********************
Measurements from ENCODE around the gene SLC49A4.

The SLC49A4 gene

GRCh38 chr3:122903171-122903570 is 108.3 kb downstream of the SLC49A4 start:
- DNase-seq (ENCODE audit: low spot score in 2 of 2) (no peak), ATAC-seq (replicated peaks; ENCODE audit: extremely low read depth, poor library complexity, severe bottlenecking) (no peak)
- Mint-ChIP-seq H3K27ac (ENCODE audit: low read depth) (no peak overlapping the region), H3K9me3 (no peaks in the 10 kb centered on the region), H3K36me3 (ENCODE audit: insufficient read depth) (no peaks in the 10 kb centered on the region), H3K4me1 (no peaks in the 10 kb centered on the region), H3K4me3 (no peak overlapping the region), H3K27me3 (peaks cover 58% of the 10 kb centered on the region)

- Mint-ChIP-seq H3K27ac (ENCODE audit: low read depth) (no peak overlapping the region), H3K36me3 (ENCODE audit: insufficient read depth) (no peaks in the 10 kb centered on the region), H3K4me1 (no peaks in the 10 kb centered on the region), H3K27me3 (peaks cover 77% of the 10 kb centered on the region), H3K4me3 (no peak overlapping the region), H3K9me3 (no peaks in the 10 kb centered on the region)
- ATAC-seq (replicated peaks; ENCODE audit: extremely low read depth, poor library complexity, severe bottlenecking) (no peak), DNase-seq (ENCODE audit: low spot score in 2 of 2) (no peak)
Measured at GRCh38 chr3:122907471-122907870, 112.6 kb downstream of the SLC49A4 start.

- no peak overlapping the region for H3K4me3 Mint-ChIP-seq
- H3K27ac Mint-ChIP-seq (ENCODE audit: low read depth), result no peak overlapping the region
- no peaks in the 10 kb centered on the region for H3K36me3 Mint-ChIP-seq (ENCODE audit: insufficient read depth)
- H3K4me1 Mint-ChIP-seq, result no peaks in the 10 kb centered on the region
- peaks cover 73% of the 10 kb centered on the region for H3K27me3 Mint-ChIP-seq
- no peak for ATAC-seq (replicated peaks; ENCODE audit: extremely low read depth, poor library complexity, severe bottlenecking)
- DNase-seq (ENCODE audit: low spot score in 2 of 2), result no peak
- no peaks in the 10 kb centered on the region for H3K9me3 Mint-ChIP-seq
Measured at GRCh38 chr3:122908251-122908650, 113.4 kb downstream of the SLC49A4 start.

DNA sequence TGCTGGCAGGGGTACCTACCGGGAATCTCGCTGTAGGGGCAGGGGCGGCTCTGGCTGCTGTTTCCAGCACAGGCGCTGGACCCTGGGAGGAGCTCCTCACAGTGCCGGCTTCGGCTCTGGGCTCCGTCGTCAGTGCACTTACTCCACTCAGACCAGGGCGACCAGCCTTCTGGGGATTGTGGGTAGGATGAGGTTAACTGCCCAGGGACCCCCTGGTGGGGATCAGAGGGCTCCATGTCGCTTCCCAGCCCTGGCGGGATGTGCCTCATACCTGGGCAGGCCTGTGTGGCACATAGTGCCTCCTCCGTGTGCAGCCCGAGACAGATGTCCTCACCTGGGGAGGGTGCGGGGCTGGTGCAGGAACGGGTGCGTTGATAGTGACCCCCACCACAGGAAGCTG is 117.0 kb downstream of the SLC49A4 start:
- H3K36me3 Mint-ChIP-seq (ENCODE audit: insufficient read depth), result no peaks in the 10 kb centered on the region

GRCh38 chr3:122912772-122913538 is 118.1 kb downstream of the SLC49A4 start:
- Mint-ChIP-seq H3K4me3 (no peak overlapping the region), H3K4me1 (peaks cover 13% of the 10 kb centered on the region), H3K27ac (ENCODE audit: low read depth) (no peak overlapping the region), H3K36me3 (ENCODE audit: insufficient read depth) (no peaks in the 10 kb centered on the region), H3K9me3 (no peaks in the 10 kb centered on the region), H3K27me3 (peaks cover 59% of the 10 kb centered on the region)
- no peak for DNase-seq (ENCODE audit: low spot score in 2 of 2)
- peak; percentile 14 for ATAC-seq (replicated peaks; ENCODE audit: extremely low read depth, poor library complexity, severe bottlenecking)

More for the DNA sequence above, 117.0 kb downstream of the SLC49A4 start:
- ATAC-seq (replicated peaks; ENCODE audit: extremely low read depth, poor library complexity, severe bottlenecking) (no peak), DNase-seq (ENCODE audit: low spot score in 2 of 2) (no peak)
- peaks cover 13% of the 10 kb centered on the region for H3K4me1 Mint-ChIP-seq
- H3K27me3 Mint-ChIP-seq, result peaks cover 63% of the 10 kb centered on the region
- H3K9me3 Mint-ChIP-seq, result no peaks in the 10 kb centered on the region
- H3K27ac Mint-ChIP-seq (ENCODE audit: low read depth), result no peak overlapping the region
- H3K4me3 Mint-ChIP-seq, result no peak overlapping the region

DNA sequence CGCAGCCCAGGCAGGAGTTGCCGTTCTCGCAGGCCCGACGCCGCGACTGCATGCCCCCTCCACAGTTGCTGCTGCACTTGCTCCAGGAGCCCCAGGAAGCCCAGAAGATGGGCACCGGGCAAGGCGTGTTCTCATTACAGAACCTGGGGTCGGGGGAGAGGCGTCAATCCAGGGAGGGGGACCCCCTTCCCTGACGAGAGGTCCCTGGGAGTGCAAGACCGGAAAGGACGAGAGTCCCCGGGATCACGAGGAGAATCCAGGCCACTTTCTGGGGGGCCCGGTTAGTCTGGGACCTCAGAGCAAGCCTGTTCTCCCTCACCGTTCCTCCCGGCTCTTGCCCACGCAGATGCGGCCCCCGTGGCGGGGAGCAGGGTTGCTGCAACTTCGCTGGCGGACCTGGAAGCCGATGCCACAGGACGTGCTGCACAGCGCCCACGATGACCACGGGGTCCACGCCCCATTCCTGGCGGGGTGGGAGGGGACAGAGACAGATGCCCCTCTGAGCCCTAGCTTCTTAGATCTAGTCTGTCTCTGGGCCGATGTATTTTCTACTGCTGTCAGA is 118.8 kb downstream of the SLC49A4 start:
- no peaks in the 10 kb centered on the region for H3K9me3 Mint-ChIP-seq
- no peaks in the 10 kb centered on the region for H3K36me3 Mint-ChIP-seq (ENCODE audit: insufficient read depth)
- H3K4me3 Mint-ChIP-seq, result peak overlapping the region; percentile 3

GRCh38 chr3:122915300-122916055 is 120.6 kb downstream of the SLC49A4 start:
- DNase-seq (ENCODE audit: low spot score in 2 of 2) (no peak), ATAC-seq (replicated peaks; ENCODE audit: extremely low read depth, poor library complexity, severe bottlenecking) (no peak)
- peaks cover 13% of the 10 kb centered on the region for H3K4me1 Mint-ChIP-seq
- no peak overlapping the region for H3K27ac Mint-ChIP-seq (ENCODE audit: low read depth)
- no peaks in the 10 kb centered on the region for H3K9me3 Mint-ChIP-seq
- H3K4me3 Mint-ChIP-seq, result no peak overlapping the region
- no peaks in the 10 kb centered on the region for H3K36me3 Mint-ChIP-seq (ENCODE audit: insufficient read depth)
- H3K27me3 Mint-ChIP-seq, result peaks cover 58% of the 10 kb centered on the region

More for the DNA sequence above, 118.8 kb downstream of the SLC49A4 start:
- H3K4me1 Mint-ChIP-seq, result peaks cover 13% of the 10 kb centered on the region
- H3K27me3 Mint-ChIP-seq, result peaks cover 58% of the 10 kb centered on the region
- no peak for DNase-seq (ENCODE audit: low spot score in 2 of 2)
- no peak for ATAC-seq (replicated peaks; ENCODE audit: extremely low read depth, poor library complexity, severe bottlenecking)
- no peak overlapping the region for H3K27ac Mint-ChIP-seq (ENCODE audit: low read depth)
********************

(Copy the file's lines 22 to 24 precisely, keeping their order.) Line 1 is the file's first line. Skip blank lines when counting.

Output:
- no peak for DNase-seq (ENCODE audit: low spot score in 2 of 2)
- peak; percentile 14 for ATAC-seq (replicated peaks; ENCODE audit: extremely low read depth, poor library complexity, severe bottlenecking)

More for the DNA sequence above, 117.0 kb downstream of the SLC49A4 start: